(a)shall, if that fact has been stated in an account or return under this Part of this Act and the Board are satisfied that the account or return is correct, be made by the Board in accordance with that account or return, but

(b)may, in any other case, be made by the Board to the best of their judgment.


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Santander did not transfer funds totalling over £183m to beneficiaries

Published - 8th March 2019

The Financial Conduct Authority (FCA) has fined Santander £32.8m (Discounted from £46m) for “serious failings” to effectively process the accounts and investments of deceased customers.

The numbers of estates affected is staggering 40,428 customers totalling £183m of funds that were not transferred when it should have been.  Santander also failed to disclose information relating to the issues with the probate and bereavement process to the FCA after it became aware of them.

Santander breached FCA principles for businesses Principle 3 and Principle 6 between 1 January 2013 and 11 July 2016 by failing to take reasonable care to organise and control its probate and bereavement process responsibly and effectively, with adequate risk management systems, and by failing to treat its customers and those who represented them on their death fairly.

FCA principles for businesses

Principle 3 Management and control             

A firm must take reasonable care to organise and control its affairs responsibly and effectively, with adequate risk management systems.

Principle 6 Customers' interests      

A firm must pay due regard to the interests of its customers and treat them fairly. 

Principle 11 Relations with regulators            

A firm must deal with its regulators in an open and cooperative way, and must disclose to the appropriate regulator appropriately anything relating to the firm of which that regulator would reasonably expect notice.

Once these problems were notified to the board and senior management, they were fixed properly and promptly. But recognition of the problem took too long.  Santander has obviously apologised for the failings and has taken steps since to correct its policies and procedures, but given the recent IT failings which other lenders have experienced, and the problems that many professional estate administrators report in dealing with financial services institutions, it’s definitely worth examining in detail what it is that Santander was found to have failed in;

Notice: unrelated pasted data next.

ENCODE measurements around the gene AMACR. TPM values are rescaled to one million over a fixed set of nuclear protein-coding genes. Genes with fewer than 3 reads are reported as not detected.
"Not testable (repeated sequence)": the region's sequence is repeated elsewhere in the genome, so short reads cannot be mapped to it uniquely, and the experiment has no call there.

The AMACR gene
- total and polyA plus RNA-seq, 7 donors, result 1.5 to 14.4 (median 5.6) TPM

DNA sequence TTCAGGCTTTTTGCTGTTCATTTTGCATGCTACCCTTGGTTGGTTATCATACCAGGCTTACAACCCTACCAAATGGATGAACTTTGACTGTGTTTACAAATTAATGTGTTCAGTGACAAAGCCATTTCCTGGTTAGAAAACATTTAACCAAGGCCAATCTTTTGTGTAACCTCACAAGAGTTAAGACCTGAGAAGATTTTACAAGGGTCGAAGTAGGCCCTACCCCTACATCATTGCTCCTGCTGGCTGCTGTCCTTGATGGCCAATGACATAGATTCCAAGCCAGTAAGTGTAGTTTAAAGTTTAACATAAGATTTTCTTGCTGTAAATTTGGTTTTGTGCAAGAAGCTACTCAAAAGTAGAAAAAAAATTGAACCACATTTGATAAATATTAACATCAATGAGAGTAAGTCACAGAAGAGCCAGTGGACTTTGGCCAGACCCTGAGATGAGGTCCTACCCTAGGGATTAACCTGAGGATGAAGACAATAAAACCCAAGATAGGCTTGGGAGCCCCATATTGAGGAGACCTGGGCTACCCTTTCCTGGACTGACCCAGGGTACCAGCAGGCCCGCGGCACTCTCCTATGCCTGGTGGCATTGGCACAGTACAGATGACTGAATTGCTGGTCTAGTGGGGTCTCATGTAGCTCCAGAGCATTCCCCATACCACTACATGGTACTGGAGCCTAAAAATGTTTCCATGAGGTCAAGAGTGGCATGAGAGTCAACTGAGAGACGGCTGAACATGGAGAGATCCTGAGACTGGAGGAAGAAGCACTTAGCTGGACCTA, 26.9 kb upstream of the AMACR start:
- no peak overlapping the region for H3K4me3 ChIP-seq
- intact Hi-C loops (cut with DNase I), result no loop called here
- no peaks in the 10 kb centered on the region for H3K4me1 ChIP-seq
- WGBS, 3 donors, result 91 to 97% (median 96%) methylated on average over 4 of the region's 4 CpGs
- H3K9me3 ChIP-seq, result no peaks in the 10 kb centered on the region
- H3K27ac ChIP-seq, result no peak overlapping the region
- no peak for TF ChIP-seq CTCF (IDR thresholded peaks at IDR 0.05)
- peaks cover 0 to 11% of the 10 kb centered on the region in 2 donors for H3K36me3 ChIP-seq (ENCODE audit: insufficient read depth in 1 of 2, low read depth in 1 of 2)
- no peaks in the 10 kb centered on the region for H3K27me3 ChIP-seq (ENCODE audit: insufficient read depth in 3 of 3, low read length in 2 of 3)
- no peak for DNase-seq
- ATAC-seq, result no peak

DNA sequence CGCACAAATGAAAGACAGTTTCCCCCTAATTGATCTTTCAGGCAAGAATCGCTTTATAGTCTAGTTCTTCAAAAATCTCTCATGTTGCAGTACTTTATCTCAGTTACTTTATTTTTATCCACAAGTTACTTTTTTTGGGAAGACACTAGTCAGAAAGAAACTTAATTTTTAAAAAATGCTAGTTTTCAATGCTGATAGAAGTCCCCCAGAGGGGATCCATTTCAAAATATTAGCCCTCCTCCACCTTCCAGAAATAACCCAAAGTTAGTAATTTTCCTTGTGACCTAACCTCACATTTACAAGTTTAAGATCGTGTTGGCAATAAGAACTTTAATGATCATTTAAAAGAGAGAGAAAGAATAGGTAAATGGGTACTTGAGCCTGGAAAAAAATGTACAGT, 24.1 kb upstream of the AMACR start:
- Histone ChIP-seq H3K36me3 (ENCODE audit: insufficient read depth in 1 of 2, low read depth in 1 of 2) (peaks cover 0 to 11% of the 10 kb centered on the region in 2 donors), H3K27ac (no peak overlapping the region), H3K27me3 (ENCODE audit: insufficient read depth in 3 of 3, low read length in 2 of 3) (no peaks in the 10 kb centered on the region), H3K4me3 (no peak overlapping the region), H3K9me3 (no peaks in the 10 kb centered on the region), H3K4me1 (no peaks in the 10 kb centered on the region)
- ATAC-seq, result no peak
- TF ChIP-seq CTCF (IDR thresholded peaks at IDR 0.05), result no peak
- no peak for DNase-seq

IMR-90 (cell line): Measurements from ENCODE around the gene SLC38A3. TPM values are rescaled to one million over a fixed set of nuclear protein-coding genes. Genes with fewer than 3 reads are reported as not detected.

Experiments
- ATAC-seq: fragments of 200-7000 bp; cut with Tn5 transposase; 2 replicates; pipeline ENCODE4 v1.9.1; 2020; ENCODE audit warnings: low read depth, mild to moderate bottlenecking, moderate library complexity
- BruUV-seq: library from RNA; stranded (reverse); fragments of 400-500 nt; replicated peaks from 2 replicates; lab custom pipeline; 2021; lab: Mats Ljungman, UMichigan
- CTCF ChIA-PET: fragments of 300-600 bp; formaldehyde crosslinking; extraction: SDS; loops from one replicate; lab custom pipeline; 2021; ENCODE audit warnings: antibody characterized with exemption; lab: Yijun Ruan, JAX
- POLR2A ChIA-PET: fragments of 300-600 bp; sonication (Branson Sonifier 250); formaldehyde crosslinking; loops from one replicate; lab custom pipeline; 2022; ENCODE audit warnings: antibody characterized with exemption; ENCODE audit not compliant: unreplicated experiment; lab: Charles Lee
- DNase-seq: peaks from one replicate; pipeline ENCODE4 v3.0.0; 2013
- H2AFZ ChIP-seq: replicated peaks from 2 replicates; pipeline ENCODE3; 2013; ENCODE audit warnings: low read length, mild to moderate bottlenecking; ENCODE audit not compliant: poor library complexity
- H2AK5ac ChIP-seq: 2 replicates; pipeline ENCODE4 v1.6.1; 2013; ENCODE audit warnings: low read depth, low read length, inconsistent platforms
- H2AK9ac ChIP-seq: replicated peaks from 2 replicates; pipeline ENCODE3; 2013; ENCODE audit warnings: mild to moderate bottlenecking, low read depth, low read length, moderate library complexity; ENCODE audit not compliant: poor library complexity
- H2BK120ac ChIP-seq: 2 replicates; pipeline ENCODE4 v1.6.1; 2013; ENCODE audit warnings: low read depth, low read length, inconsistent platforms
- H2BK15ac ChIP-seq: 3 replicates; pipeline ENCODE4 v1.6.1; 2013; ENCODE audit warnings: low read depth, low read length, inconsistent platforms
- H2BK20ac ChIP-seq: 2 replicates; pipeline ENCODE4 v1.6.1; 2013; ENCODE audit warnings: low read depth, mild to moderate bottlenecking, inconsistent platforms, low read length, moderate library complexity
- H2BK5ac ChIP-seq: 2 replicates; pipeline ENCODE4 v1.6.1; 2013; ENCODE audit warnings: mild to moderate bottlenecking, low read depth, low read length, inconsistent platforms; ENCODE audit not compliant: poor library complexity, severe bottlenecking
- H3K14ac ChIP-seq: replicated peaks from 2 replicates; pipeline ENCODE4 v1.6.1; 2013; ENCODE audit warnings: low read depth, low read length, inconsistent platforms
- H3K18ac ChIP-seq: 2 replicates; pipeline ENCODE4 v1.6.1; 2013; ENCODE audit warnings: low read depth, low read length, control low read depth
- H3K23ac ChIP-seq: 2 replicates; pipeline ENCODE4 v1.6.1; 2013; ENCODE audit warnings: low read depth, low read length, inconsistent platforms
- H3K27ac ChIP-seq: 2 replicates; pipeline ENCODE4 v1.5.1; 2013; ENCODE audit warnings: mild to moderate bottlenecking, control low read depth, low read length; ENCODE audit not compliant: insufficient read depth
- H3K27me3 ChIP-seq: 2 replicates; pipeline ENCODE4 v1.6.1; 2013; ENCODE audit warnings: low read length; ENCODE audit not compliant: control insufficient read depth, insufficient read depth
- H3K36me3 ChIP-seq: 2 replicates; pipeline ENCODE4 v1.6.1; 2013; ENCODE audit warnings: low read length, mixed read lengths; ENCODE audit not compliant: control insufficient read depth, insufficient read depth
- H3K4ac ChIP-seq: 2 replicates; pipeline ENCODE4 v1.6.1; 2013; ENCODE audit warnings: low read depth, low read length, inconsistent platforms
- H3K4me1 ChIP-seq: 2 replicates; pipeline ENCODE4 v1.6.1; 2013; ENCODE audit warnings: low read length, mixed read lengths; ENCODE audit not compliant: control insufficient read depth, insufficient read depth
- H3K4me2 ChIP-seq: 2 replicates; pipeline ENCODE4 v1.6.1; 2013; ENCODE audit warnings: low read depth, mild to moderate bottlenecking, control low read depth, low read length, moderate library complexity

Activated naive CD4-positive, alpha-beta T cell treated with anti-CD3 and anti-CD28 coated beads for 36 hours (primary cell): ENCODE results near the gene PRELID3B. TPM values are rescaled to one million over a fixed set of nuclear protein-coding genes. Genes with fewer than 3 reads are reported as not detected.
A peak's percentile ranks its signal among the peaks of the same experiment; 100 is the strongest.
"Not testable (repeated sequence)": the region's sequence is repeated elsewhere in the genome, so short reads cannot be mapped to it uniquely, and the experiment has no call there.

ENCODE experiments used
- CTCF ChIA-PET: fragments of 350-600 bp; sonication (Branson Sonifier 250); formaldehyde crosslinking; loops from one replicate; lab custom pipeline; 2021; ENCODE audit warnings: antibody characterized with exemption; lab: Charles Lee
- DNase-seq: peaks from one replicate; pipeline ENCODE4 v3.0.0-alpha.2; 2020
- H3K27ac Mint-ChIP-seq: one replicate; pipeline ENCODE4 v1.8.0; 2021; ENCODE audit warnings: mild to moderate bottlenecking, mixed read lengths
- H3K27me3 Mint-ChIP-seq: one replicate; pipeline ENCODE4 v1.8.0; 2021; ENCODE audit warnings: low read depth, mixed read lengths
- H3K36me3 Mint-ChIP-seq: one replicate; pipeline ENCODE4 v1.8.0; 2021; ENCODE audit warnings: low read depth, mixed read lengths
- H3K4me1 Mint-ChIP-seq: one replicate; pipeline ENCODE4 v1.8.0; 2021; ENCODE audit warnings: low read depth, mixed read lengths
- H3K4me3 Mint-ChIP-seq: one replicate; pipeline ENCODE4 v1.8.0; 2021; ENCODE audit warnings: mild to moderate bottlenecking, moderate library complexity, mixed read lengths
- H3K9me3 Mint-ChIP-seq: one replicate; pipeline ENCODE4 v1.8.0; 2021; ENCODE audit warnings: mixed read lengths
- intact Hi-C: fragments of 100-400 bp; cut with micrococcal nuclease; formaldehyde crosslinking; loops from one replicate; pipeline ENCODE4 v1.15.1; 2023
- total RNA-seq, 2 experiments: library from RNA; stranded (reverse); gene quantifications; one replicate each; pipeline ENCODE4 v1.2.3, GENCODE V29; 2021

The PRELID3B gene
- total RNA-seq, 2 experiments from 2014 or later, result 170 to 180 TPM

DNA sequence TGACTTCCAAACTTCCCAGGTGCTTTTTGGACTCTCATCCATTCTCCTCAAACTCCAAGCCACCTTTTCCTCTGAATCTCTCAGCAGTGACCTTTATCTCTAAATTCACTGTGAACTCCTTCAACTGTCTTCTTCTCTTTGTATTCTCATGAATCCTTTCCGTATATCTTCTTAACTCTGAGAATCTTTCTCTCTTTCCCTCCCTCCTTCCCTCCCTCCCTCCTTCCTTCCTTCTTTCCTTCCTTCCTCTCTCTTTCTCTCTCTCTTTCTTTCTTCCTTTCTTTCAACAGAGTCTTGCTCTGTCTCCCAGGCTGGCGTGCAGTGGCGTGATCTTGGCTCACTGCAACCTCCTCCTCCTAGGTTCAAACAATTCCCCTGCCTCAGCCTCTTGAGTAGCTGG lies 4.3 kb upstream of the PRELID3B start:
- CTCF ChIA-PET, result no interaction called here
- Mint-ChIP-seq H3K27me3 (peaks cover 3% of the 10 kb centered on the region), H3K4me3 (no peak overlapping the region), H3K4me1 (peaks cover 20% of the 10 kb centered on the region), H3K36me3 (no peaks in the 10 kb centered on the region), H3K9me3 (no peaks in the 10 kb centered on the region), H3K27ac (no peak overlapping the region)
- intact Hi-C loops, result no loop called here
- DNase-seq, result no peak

• The probate and bereavement process would start but:

    • it would stall and remain incomplete, meaning that funds would not be transferred to those who were entitled to them despite Santander being informed that a customer had died; or

    • certain funds belonging to deceased customers would not be identified and transferred to those who were entitled to them who were unaware of the existence of those funds.

  • Failing to follow up on communication with deceased customers’ representatives

  • ineffectively monitoring of open probate and bereavement cases to allow it to determine whether cases had progressed to closure.

  • In some cases, funds were held for many years contributing to beneficiaries being deprived of the use of them for a considerable amount of time.

To Santander’s credit it has since 2015 carried out remediation exercises, to transfer funds from affected accounts to beneficiaries. These exercises are almost complete and where possible Santander has located beneficiaries and transferred funds to them (or is in the process of doing so).  Where appropriate, Santander has paid interest on the funds to beneficiaries to compensate them for the delay in their receiving the funds, together with compensation for any consequential loss that was suffered.

Specific Bereavement Principles have since been developed and endorsed by the following British Banking Association (BBA) members and the Building Society Association (BSA): -

  • Barclays Bank

  • HSBC Bank

  • Lloyds Banking Group

  • Nationwide Building Society

  • Santander UK

  • The Royal Bank of Scotland

Source: https://www.bba.org.uk/wp-content/uploads/2016/03/BBA01-458427-v1-Bereavement_Principles.pdf